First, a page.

1. Reward power: The power a person receives because he or her in the position   to reward you if you comply with his or her requests. So compliance is achieved based on your ability to distribute benefits or rewards that others view it advantageous to trade favors with him or her.

 

  1. Expert power: The power or influence a person has over other people as a result or his or her expertise, special skill, experience or knowledge that others do not posses. Expertise has become one of the most powerful sources of power as the world has become more technologically oriented. As jobs become more specialized, we become increasingly dependent on specialists to achieve goals.

 

  1. Referent power: A power that develops out of admiration of another and a desire to be like that person. In a sense, then, it is a lot like charisma. If you admire someone to the point of modeling your behavior and attitudes after him or her, this person, then, possesses referent power over you. Spiritual leaders, celebrities, successful businessmen or famous intellectuals.

 

  1. Information power: A power or influence that some has over other people because he possesses or has access to valuable information that others do not but require it. Corporate Secretary, HRD Manager, and Secretary of the Cabinet are positions viewed as having valuable information and accordingly having information power.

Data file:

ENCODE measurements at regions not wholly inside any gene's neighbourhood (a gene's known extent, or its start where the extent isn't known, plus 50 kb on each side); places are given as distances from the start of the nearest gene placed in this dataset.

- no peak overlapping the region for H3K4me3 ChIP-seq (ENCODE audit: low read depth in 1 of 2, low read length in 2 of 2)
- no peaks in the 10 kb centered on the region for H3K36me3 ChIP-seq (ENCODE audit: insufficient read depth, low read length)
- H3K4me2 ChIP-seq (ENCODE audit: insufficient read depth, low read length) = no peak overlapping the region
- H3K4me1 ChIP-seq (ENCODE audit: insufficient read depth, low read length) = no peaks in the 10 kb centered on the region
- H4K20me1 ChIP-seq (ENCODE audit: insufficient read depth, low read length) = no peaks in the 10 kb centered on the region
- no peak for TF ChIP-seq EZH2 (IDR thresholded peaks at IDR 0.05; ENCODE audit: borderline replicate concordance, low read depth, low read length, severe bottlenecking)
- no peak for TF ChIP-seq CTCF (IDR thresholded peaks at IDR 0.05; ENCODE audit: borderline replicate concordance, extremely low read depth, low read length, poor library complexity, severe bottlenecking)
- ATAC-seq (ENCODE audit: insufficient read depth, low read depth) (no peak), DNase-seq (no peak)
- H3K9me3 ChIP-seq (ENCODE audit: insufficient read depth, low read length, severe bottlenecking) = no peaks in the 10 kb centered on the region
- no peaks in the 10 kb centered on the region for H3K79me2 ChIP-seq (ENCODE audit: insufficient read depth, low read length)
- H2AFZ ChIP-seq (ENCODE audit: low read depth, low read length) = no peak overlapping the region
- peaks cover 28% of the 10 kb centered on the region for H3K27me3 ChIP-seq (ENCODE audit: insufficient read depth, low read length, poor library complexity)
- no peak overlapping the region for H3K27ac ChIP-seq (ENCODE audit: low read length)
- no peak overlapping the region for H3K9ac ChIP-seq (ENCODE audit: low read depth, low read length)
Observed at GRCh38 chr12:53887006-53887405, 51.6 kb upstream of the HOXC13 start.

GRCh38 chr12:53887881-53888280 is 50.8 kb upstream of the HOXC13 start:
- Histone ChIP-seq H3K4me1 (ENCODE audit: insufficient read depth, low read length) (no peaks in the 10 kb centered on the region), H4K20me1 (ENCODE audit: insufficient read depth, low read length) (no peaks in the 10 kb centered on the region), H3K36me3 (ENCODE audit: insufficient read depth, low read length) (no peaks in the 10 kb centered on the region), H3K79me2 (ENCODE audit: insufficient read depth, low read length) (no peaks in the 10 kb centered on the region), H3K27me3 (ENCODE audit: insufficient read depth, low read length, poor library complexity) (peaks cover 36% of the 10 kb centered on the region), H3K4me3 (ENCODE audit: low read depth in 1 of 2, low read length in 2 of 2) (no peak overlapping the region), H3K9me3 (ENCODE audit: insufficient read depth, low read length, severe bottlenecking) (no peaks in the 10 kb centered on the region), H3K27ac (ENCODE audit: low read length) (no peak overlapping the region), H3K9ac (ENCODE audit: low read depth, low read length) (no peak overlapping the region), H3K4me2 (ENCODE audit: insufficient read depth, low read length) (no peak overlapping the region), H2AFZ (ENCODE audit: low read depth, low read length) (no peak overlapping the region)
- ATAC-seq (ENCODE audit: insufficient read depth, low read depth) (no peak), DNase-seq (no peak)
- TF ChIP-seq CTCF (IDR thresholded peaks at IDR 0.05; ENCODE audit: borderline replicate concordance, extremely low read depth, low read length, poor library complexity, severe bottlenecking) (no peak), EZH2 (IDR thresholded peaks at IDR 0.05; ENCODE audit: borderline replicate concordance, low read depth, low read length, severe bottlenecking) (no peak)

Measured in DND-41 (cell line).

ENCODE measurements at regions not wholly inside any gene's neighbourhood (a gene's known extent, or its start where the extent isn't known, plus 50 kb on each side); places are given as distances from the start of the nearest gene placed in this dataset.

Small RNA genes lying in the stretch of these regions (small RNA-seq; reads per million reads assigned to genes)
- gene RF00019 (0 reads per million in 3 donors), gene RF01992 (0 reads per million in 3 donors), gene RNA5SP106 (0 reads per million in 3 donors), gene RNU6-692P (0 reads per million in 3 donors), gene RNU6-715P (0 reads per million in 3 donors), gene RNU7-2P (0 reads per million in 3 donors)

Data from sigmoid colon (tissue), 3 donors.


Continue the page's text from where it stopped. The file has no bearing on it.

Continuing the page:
1. Connection power: A power or influence that some has over other people because he has access or close connection to highly important people that others require it but do not have such connection. If, for some reasons, I’m very close to the President Director, others may view that I’m in the position to introduce you or to recommend you to him, and then I gain power over you.

Implications for Managers:

Managers and leaders need power to achieve their goals. There is evidence that people respond differently to various power bases. Expert and referent power are derived from someone’s personal qualities. In contrast, coercion, reward, and legitimate are mostly derived from formal hierarchical positions.  Since people are more likely to accept and commit to an individual whom they admire or whose knowledge they respect, the effective use of expert and referent power should lead to higher employee performance, commitment, and satisfaction. Whereas employees working under managers who use coercive power are unlikely to be committed to organizational goals. The use of coercive and reward power will only gain employees’ compliance instead of commitment.

Where is the real power?  In the real world the real power does not always rest on the hand of the President Director or CEO. There is individual(s) or group who has a great influence over the President Director or CEO’s decision making process. He or she never makes decision before consulting this individual or group first. If that is the case, the real power actually lies in the hand of that particular individual or group.